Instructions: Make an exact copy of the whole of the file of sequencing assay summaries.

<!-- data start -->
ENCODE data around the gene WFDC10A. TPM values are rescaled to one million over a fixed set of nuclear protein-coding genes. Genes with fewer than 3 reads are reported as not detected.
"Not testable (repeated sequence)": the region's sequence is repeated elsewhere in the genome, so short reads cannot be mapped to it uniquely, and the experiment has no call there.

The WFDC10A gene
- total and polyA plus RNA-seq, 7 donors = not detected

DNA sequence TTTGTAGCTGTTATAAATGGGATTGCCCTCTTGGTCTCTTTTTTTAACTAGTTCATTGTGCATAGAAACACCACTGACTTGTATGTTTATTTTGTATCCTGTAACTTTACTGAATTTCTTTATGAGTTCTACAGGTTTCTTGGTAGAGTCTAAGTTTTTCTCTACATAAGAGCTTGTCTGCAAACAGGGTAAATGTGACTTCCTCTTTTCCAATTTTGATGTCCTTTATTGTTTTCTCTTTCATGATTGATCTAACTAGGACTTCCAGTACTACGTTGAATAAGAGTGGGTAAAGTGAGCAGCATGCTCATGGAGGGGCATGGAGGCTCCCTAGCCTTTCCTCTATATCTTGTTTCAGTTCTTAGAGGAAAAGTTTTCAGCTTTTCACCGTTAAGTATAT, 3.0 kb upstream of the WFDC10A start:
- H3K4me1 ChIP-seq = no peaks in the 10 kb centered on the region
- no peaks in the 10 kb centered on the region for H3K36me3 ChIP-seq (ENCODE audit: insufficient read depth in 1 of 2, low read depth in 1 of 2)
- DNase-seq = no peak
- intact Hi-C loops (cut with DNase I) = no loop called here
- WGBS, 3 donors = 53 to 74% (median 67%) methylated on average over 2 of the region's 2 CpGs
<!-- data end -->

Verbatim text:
ENCODE data around the gene WFDC10A. TPM values are rescaled to one million over a fixed set of nuclear protein-coding genes. Genes with fewer than 3 reads are reported as not detected.
"Not testable (repeated sequence)": the region's sequence is repeated elsewhere in the genome, so short reads cannot be mapped to it uniquely, and the experiment has no call there.

The WFDC10A gene
- total and polyA plus RNA-seq, 7 donors = not detected

DNA sequence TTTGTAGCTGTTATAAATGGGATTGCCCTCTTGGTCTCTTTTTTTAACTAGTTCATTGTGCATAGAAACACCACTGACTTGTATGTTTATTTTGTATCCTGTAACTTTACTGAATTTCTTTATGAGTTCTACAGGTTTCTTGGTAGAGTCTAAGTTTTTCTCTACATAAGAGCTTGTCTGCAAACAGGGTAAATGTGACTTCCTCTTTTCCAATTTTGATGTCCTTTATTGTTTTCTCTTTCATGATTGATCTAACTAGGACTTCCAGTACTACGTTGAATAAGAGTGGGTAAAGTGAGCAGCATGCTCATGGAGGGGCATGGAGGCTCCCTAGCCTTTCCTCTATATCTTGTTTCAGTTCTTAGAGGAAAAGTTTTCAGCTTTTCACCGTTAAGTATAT, 3.0 kb upstream of the WFDC10A start:
- H3K4me1 ChIP-seq = no peaks in the 10 kb centered on the region
- no peaks in the 10 kb centered on the region for H3K36me3 ChIP-seq (ENCODE audit: insufficient read depth in 1 of 2, low read depth in 1 of 2)
- DNase-seq = no peak
- intact Hi-C loops (cut with DNase I) = no loop called here
- WGBS, 3 donors = 53 to 74% (median 67%) methylated on average over 2 of the region's 2 CpGs